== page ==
Friday, February 3rd, 2023
Friday, February 3rd, 2023

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Sportsmen Since 1967

Federal Prison Time and Loss of Cash for Rhino Horn Traders

Richard O’Brien and Michael Hegarty, Irish nationals from
Rathkeale, Ireland, were sentenced recently to 6 months in prison
for their role in an attempt to illegally export 4 Black Rhinoceros
horns – a protected endangered species – the U.S. Attorney’s Office
announced. Along with the prison sentence, O’Brien and Hegarty were
also sentenced to 3 years of supervised release and the forfeiture
of approximately $17,600.

Richard O’Brien and Michael Hegarty pleaded guilty on May 3,
2011, to a federal charge of Smuggling Goods from the United States
in connection with their purchase, from an undercover officer, of
endangered rhino horns, a species of wildlife having the highest
protection under the CITES Treaty (Convention on International
Trade in Endangered Spcies of Wild Fauna and Flora).

On November 13, 2010, O’Brien and Hegarty met with an undercover
Fish and Wildlife Service agent in Commerce City, Colorado, and
purchased four rhino horns for 12,850 Euros (approximately $17,600
U.S.). After assuring the agent they (O’Brien and Hegarty) would
not get caught removing the horns from the United States, O’Brien
and Hegarty took possession of the horns, placed them in their
rental car, and were arrested before leaving the area. In an
earlier meeting with the undercover agent, O’Brien and Hegarty
indicated their understanding that rhino horns could not lawfully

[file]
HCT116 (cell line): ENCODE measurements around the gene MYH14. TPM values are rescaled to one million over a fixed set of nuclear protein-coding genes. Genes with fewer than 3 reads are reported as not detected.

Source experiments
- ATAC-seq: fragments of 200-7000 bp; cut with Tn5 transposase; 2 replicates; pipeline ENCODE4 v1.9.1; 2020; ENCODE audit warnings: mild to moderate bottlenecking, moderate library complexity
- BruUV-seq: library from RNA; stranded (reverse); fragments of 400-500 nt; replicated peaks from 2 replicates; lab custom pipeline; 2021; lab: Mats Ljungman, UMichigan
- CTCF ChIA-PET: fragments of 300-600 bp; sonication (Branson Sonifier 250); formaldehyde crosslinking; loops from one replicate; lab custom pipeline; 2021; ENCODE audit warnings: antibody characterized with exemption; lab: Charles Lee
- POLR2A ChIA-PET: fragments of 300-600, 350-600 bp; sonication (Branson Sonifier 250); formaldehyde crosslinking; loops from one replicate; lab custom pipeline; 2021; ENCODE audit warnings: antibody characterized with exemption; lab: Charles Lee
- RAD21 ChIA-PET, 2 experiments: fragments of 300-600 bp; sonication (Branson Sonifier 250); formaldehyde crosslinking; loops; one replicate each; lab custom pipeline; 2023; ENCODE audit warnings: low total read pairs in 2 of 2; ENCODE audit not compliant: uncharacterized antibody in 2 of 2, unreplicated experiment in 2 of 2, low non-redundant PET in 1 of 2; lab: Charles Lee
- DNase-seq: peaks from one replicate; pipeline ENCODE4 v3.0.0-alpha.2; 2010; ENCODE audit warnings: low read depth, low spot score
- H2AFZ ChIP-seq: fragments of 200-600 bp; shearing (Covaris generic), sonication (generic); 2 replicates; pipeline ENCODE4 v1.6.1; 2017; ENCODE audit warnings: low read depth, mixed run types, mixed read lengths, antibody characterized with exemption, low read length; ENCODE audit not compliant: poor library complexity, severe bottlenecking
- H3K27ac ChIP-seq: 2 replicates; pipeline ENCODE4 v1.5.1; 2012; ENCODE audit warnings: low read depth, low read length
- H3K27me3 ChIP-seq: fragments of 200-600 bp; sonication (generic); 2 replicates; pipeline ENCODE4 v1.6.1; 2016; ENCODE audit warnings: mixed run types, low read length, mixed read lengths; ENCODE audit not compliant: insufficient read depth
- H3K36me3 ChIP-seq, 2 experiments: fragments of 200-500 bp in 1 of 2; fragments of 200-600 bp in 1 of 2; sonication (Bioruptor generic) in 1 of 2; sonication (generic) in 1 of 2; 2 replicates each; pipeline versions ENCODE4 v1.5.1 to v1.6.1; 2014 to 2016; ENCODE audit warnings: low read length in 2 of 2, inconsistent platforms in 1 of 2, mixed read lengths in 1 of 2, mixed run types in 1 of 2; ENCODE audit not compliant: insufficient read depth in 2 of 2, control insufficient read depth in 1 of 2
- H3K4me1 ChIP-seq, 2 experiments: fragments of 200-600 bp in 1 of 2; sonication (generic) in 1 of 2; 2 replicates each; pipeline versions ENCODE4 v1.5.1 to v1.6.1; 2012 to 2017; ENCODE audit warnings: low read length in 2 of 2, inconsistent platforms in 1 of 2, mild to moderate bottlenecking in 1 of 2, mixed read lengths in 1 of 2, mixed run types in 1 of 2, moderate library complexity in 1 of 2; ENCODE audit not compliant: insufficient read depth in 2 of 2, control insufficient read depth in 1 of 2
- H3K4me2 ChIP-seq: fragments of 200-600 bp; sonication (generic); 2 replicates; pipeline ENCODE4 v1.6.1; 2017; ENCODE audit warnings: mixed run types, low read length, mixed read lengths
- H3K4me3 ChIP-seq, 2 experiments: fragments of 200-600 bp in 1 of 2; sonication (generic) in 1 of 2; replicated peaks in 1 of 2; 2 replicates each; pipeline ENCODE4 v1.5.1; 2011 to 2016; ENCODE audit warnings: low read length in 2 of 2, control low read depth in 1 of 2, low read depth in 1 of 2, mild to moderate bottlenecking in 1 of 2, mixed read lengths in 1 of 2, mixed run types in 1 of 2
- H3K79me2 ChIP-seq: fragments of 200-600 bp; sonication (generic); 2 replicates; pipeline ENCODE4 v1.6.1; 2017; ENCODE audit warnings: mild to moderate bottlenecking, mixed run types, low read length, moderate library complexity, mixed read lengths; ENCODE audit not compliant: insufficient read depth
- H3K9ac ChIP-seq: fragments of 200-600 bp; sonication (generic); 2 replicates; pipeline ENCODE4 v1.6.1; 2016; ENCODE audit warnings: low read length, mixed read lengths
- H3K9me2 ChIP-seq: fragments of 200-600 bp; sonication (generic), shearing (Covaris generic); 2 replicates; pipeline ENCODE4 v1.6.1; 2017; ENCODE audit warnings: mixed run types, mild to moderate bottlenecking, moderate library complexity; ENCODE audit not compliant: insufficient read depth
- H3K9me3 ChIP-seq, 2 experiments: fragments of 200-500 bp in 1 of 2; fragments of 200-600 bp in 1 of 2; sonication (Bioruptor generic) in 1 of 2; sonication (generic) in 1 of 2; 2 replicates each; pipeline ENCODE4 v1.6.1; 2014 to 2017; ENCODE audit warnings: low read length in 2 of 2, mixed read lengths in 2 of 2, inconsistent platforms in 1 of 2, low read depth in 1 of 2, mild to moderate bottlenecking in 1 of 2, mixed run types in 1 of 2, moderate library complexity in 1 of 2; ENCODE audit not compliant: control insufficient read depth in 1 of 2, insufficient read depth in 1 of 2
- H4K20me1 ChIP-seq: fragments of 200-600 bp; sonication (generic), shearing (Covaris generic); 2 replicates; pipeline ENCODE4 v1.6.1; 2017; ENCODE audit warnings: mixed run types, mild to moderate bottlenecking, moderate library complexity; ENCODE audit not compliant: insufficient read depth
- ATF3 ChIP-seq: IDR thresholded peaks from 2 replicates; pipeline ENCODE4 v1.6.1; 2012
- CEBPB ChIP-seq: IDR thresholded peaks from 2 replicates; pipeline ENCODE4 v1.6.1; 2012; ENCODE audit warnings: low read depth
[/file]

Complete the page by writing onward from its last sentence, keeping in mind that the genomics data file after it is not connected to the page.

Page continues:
be purchased in interstate or foreign commerce but stated any rhino
horns would be shipped to Ireland concealed within furniture to
avoid detection. Upon arrest, O’Brien and Hegarty told agents they
intended to deliver the horns and some antique furniture items to
an antique store so their co-conspirator John Sullivan could
arrange onward shipment to Ireland. A search of the rental car
revealed passports, luggage, a chest of drawers, four large packing
boxes and shrink wrap that agents suspect might have been intended
to pack the rhino horns.

A complaint was filed and ultimately the two arrested Irish
nationals were indicted in Denver on November 29, 2010, along with
John Sullivan, for their criminal activity of Conspiracy, Smuggling
Goods from the United States, and Money Laundering.

“The illegal trafficking in rhinoceros horns fuels the dangerous
poaching situations we see in Africa, and that poaching has
contributed to most species of rhino being listed as endangered. We
will continue to pursue investigations into the unlawful
trafficking in imperiled wildlife, and we’re pleased that these men
were held accountable for their crimes”, said Steve Oberholtzer,
Special Agent in Charge for the U.S. Fish and Wildlife Service. “We
hope these sentences serve as a deterrent to others involved in
this unlawful trade.”

“The world does not have an infinite supply of wildlife like the
rhinos at issue in this case,” said U.S. Attorney John Walsh. “The
prison term in this case for trading in rhino horns underscores the
fact that we here in the United States are resolved to do our part
to protect the shared worldwide inheritance these magnificent
animals represent.”

There are five species of rhinoceros. The rhino horns in this
case are listed as endangered under the U.S. Endangered Species
Act. Additionally, they are protected by CITES, a multilateral
treaty of which the United States and the Republic of Ireland and
173 other countries are parties. Exportation of rhinoceros horns
from the United States for commercial purposes is strictly
prohibited by CITES and U.S. law.

The illegal rhino horn trade has serious consequences for the
wildlife resource and contributes to the poaching of rhinoceros.
The popular demand for rhinoceros in Asian countries has increased
in recent years because of a widely believed but false rumor that
ground rhino horn can cure cancer. This has spiked the pricing for
rhino horns with the current pricing around $20,000 per pound. This
prosecution is the result of an investigation conducted by the U.S.
Fish and Wildlife Service, led by Agents George Morrison and Curtis
Graves.

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